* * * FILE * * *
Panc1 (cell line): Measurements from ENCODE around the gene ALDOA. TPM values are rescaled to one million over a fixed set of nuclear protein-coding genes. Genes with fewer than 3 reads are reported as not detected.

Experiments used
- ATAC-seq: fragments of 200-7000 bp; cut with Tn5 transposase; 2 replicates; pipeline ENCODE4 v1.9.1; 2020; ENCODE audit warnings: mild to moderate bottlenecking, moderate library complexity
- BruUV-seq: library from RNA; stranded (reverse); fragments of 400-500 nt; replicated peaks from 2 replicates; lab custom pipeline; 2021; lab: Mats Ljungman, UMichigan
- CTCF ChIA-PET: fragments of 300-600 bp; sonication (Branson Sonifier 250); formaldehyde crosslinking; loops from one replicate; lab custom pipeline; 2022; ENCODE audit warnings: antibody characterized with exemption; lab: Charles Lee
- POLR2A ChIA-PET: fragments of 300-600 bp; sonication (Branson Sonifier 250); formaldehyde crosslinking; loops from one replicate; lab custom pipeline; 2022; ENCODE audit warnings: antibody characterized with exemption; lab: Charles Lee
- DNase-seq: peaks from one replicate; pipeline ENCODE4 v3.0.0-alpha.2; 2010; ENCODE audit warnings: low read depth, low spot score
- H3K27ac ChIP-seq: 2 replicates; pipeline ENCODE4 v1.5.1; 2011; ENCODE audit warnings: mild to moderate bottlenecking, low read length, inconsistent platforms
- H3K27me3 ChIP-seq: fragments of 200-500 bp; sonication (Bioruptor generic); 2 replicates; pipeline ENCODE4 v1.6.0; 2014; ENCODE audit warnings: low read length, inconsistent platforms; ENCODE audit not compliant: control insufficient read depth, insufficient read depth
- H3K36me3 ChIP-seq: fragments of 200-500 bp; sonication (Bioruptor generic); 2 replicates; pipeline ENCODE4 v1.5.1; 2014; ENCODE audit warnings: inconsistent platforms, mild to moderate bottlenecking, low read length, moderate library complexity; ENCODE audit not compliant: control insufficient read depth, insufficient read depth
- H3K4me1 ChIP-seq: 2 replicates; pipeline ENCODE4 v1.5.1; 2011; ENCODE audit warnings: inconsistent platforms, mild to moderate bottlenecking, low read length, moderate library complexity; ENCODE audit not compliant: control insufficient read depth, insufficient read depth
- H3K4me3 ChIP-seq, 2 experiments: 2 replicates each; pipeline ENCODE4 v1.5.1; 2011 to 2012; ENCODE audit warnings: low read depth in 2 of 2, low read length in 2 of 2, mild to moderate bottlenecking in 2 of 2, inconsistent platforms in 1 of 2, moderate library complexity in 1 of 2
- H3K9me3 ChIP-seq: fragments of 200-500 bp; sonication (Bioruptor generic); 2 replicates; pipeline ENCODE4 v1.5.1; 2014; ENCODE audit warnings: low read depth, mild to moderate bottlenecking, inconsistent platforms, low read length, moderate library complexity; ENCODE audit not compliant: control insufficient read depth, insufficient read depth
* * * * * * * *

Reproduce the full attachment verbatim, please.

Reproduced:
Panc1 (cell line): Measurements from ENCODE around the gene ALDOA. TPM values are rescaled to one million over a fixed set of nuclear protein-coding genes. Genes with fewer than 3 reads are reported as not detected.

Experiments used
- ATAC-seq: fragments of 200-7000 bp; cut with Tn5 transposase; 2 replicates; pipeline ENCODE4 v1.9.1; 2020; ENCODE audit warnings: mild to moderate bottlenecking, moderate library complexity
- BruUV-seq: library from RNA; stranded (reverse); fragments of 400-500 nt; replicated peaks from 2 replicates; lab custom pipeline; 2021; lab: Mats Ljungman, UMichigan
- CTCF ChIA-PET: fragments of 300-600 bp; sonication (Branson Sonifier 250); formaldehyde crosslinking; loops from one replicate; lab custom pipeline; 2022; ENCODE audit warnings: antibody characterized with exemption; lab: Charles Lee
- POLR2A ChIA-PET: fragments of 300-600 bp; sonication (Branson Sonifier 250); formaldehyde crosslinking; loops from one replicate; lab custom pipeline; 2022; ENCODE audit warnings: antibody characterized with exemption; lab: Charles Lee
- DNase-seq: peaks from one replicate; pipeline ENCODE4 v3.0.0-alpha.2; 2010; ENCODE audit warnings: low read depth, low spot score
- H3K27ac ChIP-seq: 2 replicates; pipeline ENCODE4 v1.5.1; 2011; ENCODE audit warnings: mild to moderate bottlenecking, low read length, inconsistent platforms
- H3K27me3 ChIP-seq: fragments of 200-500 bp; sonication (Bioruptor generic); 2 replicates; pipeline ENCODE4 v1.6.0; 2014; ENCODE audit warnings: low read length, inconsistent platforms; ENCODE audit not compliant: control insufficient read depth, insufficient read depth
- H3K36me3 ChIP-seq: fragments of 200-500 bp; sonication (Bioruptor generic); 2 replicates; pipeline ENCODE4 v1.5.1; 2014; ENCODE audit warnings: inconsistent platforms, mild to moderate bottlenecking, low read length, moderate library complexity; ENCODE audit not compliant: control insufficient read depth, insufficient read depth
- H3K4me1 ChIP-seq: 2 replicates; pipeline ENCODE4 v1.5.1; 2011; ENCODE audit warnings: inconsistent platforms, mild to moderate bottlenecking, low read length, moderate library complexity; ENCODE audit not compliant: control insufficient read depth, insufficient read depth
- H3K4me3 ChIP-seq, 2 experiments: 2 replicates each; pipeline ENCODE4 v1.5.1; 2011 to 2012; ENCODE audit warnings: low read depth in 2 of 2, low read length in 2 of 2, mild to moderate bottlenecking in 2 of 2, inconsistent platforms in 1 of 2, moderate library complexity in 1 of 2
- H3K9me3 ChIP-seq: fragments of 200-500 bp; sonication (Bioruptor generic); 2 replicates; pipeline ENCODE4 v1.5.1; 2014; ENCODE audit warnings: low read depth, mild to moderate bottlenecking, inconsistent platforms, low read length, moderate library complexity; ENCODE audit not compliant: control insufficient read depth, insufficient read depth